Ask four different experts about proper Tillandsia watering, and don’t be surprised to hear five different answers. You might hear that misting air plants does absolutely nothing. You might be told to soak them for one hour, or twelve hours, or overnight. You might hear that soaking air plants upside-down is absolutely necessary. Which of these are true? The answer, of course, is it depends. Proper watering will account for many variables. Tillandsia species, location, plant age, climate, season, and more all significantly affect the need for water. Proper, healthy watering is not difficult to learn or to do, but overwatering and underwatering both are the surest ways to kill a Tillandsia. Proper watering is best tackled with an educated approach. By remembering the basics, by understanding the species, and by relying on experience and experimentation, it is possible to develop a healthy watering program specifically tailored to your own personal situation.
Adhering to the basics of Tillandsia watering should be the foundation of your personal watering program. The most basic idea is that (pretty much) all Tillandsia need external water, unless you live in your plants’ natural habitat. Secondly, and just as important- it is critical to let all Tillandsia dry completely before watering them again to avoid rot. As a general rule, a once-per-week soak (completely submerge the Tillandsia) for between 30 minutes and one hour is a perfect starter schedule. Supplemental misting of the plants is optional but it should not be the primary water source- Tillandsia need time to soak up and store as much water as possible. As basic rules, xeric Tillandsia require less water, all Tillandsia require less water in the winter, and water amounts should complement the amount of light and heat the plants are receiving. Those in hotter, drier climates may find that once-per-week soaks are insufficient, especially during the summer, and adjust their watering programs accordingly. Other basic rules tell us that purified water is generally better than tap water (which could be toxic), and water with a tiny-bit of fertilizer mixed in is better than completely pure water. Collected rainwater is an excellent source of water. Tillandsia developing brownish leaf tips would generally benefit from more frequent waterings, and Tillandsia flowers should generally not get wet. Clumps of Tillandsia require water for all of its surfaces (plants), and may be more susceptible to rot. Never forget that watering and drying go hand-in-hand. Use a fan to dry air plants, and let them dry upside-down for a few hours to avoid rot. Sticking to the basics, create your own personalized watering program, and learn to recognize the needs of specific species.
Knowing and understanding your Tillandsia species are key to proper, healthy watering. Some air plants (ones with bulbous shapes, in particular) could benefit from being soaked upside-down, to minimize the chance of water being trapped within and therefore rotting. Some species are more or less tolerant of overwatering or underwatering. T. tectorum, a desert air plant, is easily overwatered, which can lead to an unnatural appearance or death. T. xerographica, another desert air plant, responds fairly well to regular waterings, which it typically wouldn't see in nature. As a very general rule, species with greener, thinner leaves enjoy a little more water, and species with grayer, thicker leaves enjoy relatively less. Knowing the species can help us greatly with watering. Some species will wrinkle and shrink when thirsty (T. stricta) and others may be wrinkly regardless of moisture (T. argentina). Each species has their own quirks with regards to water, and knowing them is as easy as paying attention to your collection before and after watering.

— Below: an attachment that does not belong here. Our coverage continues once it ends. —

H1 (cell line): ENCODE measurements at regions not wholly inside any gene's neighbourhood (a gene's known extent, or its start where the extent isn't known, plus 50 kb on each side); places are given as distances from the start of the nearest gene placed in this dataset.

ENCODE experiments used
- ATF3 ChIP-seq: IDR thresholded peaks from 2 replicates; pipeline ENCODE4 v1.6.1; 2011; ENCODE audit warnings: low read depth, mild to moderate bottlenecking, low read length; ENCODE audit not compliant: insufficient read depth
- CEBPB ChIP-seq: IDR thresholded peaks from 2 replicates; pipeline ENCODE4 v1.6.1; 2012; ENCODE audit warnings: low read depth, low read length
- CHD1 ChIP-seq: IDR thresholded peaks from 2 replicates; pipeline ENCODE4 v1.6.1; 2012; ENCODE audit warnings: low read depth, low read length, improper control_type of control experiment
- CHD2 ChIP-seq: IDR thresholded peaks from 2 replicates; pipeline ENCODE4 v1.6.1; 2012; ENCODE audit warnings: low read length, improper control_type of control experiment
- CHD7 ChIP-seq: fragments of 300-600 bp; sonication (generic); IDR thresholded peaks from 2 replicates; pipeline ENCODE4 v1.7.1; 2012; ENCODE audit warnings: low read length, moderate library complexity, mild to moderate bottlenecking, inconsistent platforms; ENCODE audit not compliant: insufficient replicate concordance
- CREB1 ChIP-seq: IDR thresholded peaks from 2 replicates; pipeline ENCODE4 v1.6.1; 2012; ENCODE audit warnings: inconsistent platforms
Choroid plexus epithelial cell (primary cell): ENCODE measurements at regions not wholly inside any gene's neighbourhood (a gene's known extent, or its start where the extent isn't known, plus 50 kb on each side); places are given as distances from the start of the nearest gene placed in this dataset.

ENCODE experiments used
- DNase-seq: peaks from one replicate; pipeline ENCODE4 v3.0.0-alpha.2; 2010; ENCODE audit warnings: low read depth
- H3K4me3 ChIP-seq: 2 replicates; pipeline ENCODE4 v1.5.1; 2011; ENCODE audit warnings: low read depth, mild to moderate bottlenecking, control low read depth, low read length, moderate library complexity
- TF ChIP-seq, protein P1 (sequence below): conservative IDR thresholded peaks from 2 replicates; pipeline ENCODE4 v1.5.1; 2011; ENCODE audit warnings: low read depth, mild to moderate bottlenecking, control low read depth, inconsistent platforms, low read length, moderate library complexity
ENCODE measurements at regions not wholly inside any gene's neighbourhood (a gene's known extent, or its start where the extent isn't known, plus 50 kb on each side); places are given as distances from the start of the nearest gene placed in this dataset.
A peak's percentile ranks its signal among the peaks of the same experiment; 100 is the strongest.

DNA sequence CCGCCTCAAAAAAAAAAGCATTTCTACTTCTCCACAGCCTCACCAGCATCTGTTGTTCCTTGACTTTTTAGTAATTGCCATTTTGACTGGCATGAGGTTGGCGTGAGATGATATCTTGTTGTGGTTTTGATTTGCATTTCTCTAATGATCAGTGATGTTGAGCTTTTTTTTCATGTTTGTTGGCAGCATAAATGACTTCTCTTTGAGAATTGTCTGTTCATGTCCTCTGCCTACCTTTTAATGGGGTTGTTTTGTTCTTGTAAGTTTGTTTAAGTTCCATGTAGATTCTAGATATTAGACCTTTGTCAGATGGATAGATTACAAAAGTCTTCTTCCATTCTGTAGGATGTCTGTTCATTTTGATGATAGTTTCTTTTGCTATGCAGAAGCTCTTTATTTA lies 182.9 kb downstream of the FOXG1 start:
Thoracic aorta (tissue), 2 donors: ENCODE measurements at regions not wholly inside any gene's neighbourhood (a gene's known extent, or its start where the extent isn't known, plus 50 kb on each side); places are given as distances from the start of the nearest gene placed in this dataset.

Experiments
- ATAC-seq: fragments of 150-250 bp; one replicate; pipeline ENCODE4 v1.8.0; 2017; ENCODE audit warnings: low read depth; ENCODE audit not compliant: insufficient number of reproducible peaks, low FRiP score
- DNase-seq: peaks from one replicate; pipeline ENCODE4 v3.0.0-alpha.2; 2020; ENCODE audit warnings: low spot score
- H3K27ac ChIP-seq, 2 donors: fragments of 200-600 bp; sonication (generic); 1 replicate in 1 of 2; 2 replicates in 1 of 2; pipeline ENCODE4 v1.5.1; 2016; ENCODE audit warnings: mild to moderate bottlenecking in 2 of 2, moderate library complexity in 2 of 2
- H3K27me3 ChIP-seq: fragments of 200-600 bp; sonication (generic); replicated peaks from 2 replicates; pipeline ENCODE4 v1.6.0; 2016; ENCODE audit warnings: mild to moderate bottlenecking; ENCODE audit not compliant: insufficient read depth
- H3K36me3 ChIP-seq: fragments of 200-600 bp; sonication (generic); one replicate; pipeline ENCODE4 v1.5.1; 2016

By adhering to the basics and knowing the species, a personal water program can be created, but experience and experimentation is where is it adjusted and perfected. Don’t be afraid to experiment! You may find that ‘dunking’ your plants for five seconds everyday is better for your situation than weekly soaks. You may find that you can water all your plants on the same schedule, no problem; or you may prefer to split your plants into groups for waterings. Why not soak your plants in the fishtank? Eventually, you may find that you have underwatered an air plant, and it has turned crunchy, or you may have overwatered one, and the core turned brown and mushy. Don’t take it too hard- even the most experienced growers have killed Tillandsia in these ways and more. The important thing is to hopefully learn a lesson from that crunchy tilly, and add it to your experience.
While creating a personalized Tillandsia watering program may seem complicated by many variables, by sticking to the basics, knowing your species, and relying on your experience and experimentation, healthy watering will become automatic. Don’t forget- If your plants are growing, you’re probably doing it correctly!